Amyl acetate is a dry-side agent that is much more aggressive in certain respects than either VDS or POG. It’s important to have amyl acetate on the spotting board, since it helps dissolve stains that usually aren’t dissolved by other dry-side agents. Many spotters don’t use amyl acetate because they don’t understand its purpose.
Amyl acetate has an aroma similar to bananas and is often referred to as “banana oil.” Spotters also confuse amyl acetate with acetic acid and acetone.
or the record, amyl acetate is safe on most dyes, but not with prolonged contact on all prints and surface designs. Amyl acetate will not damage fibers. Amyl acetate is a dry-side agent, to be used only with other dry-side agents. Amyl acetate can be purchased from most distributors—ask for CP (chemically pure) amyl acetate.
On large and difficult stains, it may be necessary to use repeated applications of amyl acetate. Amyl acetate can be used prior to drycleaning and flushed from the fabric with solvent or VDS. Recleaning after flushing on the board is advisable when large amounts are used in spotting. And amyl acetate dissolves polystyrene plastic products.
Amyl acetate has many uses. It aids in the removal of many plastic-based stains, such as plastic glues and adhesives (construction adhesive, liquid nails); lacquers and polyurethane stains and finishes; some nail polishes; and paint and adhesive stains—especially in combination with POG.
Amyl acetate is also effective on correction fluids such as Liquid Paper; most candle waxes and gums; varnish; particles of imitation leather trim that have dissolved and transferred in solvent; and plastic beads that dissolve in perc—amyl acetate effectively removes any residues left on garments.
Precautions. Operators need to observe several precautions when using amyl acetate: (1) Avoid prolonged exposure to, and breathing of, its vapors; (2) Remember that amyl acetate evaporates quickly and is flammable; (3) Test before using on metallic prints, pigment prints and surface designs such as a flocked print; (4) Test before allowing amyl acetate to come into contact with any plastic such as beads, buttons and sequins; (5) Test before using on bonded and fusible fabrics, and the backings of slipcovers and draperies.
Some materials will withstand contact with amyl acetate for a few seconds, but no longer. When testing, apply a few drops on an unexposed area of the item and sponge it lightly to determine the sensitivity of the coating or finish before proceeding with aggressive spotting.
Using Amyl Acetate. Amyl acetate usually starts softening a stain on contact, but may require a longer period for best results. Apply a drop of POG on top of the amyl acetate to retard its evaporation. Once the stain has softened somewhat, flush the area with solvent and reapply amyl acetate for additional removal.
Break up the hard surface finish of the stain with a spatula. The agent will then penetrate deep inside the stain and dissolve its contents. A stain that takes on a shiny or glossy appearance on first contact with amyl acetate usually requires extra tamping to break up its surface. Tamping a stain saturated with amyl acetate on the solid portion of the board with a black dry-side brush can be beneficial.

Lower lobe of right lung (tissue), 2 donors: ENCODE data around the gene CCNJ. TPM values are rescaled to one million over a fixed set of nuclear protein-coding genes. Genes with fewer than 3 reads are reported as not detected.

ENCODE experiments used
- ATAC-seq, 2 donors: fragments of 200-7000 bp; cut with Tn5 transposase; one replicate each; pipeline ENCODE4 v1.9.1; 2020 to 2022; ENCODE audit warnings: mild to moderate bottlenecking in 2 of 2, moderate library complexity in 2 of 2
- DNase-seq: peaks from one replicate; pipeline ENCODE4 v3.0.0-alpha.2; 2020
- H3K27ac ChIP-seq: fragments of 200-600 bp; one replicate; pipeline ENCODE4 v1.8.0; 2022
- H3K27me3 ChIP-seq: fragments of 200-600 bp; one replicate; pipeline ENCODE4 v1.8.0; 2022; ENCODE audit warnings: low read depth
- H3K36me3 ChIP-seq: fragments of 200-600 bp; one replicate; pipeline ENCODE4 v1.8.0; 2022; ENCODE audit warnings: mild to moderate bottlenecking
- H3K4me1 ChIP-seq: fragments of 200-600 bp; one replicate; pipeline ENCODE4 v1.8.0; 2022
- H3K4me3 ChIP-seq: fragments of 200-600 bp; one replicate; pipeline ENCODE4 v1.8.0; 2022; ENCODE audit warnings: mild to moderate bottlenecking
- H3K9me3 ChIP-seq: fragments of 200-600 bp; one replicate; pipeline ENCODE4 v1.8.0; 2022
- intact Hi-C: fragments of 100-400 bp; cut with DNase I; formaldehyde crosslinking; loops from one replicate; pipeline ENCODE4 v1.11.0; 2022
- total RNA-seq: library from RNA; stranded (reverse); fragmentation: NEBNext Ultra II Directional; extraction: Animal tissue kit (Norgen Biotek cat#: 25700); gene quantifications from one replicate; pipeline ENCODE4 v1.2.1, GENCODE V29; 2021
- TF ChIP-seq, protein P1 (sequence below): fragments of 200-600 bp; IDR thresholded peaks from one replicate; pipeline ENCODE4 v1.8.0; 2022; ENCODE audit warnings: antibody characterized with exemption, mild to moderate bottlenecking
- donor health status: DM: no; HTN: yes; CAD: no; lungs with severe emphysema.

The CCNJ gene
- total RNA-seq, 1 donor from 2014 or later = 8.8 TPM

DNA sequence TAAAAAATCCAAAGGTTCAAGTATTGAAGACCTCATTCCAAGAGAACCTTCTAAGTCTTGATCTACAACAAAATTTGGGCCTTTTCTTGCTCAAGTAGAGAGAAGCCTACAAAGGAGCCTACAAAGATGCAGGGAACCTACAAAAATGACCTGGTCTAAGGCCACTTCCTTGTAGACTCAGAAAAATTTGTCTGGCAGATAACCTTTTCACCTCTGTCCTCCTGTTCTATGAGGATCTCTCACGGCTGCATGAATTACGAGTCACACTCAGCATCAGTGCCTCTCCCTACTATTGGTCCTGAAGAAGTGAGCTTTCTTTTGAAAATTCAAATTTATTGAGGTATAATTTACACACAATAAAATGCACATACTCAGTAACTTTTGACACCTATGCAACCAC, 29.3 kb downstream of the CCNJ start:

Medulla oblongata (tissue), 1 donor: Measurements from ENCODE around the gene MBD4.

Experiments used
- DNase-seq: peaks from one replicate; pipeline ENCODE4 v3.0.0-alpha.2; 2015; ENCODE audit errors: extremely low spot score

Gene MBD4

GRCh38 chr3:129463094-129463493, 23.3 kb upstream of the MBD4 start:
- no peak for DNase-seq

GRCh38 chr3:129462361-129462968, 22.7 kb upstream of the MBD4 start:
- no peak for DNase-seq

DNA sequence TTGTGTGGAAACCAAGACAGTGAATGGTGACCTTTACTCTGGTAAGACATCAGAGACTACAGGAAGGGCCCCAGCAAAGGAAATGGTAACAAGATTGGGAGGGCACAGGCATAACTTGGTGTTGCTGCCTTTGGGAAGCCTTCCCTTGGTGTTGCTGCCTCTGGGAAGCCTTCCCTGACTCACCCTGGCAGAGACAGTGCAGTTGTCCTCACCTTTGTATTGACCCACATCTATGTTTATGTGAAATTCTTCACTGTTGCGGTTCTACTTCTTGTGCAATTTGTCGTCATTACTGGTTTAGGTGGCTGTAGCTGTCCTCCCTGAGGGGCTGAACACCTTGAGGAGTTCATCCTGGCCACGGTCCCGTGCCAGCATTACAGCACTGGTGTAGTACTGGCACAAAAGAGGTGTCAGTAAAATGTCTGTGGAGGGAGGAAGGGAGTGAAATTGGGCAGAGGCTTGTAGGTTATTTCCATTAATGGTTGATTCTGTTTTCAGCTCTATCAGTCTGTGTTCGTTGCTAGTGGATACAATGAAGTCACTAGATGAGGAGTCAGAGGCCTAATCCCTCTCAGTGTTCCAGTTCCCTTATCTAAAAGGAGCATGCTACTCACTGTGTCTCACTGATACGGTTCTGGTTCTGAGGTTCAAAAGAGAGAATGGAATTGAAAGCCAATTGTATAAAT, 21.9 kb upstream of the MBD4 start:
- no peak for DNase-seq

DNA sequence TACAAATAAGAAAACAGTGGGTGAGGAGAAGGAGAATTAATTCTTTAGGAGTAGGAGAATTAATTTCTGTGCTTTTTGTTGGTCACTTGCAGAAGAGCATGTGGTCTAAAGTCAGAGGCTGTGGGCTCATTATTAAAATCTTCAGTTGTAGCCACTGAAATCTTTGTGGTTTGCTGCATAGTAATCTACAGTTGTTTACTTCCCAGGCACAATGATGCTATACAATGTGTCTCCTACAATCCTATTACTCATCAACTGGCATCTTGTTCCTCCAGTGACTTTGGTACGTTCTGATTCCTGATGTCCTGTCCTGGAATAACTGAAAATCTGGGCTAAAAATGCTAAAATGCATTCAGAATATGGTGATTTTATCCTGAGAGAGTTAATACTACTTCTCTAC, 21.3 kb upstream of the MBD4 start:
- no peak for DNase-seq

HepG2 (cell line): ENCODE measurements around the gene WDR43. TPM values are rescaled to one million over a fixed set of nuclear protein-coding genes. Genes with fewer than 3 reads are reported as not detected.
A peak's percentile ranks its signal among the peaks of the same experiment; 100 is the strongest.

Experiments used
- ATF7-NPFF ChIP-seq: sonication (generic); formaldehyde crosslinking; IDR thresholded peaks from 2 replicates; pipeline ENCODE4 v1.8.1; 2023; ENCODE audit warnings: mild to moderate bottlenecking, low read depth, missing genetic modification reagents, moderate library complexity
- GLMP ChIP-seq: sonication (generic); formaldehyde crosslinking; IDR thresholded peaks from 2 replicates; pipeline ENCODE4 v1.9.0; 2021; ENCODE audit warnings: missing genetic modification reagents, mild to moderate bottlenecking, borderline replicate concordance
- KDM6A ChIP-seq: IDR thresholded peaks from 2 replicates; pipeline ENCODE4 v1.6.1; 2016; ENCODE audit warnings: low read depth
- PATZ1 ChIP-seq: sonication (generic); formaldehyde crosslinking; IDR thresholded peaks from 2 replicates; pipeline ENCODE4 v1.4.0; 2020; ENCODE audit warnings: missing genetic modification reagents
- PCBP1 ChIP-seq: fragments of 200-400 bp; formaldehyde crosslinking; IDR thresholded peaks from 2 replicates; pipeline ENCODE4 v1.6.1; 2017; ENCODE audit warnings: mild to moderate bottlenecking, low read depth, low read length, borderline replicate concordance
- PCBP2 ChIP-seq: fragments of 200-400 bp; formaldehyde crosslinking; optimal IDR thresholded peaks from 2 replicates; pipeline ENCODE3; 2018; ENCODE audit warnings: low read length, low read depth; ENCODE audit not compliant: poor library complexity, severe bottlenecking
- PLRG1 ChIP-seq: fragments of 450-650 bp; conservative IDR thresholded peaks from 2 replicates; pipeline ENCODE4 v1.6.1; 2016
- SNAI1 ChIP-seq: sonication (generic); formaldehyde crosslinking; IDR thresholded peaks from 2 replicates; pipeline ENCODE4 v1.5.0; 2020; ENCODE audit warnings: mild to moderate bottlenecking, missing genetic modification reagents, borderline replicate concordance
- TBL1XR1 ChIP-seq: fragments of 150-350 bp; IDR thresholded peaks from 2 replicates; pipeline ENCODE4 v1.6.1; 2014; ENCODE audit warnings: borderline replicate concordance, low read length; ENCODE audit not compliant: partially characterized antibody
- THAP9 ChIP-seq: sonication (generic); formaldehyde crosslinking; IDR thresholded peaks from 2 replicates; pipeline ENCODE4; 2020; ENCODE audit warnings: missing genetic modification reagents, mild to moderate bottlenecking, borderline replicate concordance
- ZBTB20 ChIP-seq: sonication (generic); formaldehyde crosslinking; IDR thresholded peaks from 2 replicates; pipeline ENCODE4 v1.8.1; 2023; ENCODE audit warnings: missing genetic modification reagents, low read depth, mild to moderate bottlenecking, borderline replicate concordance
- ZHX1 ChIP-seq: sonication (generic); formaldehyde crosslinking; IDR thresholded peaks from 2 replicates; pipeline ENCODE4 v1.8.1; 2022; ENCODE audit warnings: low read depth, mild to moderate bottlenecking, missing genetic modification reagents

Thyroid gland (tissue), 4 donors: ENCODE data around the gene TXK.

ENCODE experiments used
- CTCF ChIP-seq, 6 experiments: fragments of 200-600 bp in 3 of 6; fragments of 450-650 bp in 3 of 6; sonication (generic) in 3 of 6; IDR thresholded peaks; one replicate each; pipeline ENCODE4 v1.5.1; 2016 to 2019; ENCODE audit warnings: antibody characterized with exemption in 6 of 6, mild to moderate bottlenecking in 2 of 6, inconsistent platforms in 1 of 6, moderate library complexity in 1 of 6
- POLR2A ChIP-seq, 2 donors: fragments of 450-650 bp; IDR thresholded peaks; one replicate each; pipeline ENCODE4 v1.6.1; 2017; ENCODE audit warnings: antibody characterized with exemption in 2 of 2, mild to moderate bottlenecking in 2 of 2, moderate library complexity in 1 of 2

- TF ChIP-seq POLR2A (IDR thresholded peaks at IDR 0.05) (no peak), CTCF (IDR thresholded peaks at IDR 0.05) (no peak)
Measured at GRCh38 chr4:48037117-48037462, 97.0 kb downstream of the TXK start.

Once the stain is removed, be sure to flush all stain and amyl acetate residues from the fabric; recleaning is probably the best idea. Do not use the steam gun, water or other wet-side agents with amyl acetate.
Acetate vs. Acetone. Amyl acetate is not acetone. Acetone dissolves acetate fabrics—a very popular fiber, often combined with rayon for use in blouses and linings. Test and retest before using acetone; it should not be kept on the spotting board, but in a small, well-labeled bottle in the supply cabinet to prevent its accidental use. Acetone can help remove adhesives, nail polishes and glues that can’t be softened with amyl acetate.
Acetic acid (28%) is a wet-side tannin spotter, neither a relative of amyl acetate nor effective on the stains it normally removes. Do not use acetic acid in any spotting procedure in a concentration above 28%. Amyl acetate and 28% acetic acid do not mix if combined.
Testing cleanability of plastics. Drycleaners using perc need to test plastic and plastic-like buttons and trims before drycleaning, since perc will dissolve some plastics. Some drycleaners test this using amyl acetate, but there are plastics that are safe in perc and dissolve in amyl acetate.
If you find that a set of buttons or trims is soluble in amyl acetate, remove all of the buttons or trims in question from the garment prior to cleaning, and reattach them afterward. But before you do, test them with perc, too—they may be cleanable. Apply perc and wait a few seconds to see if the plastic softens. If they don’t soften, the buttons are safe for a short cycle in perc, saving the labor needed to remove and resew the buttons or trims.
Amyl acetate reacts faster than perc on some plastics, leaving a window open to avoid errors. It’s always best to test before drycleaning than to find a garment has been stripped of its trims following the cycle.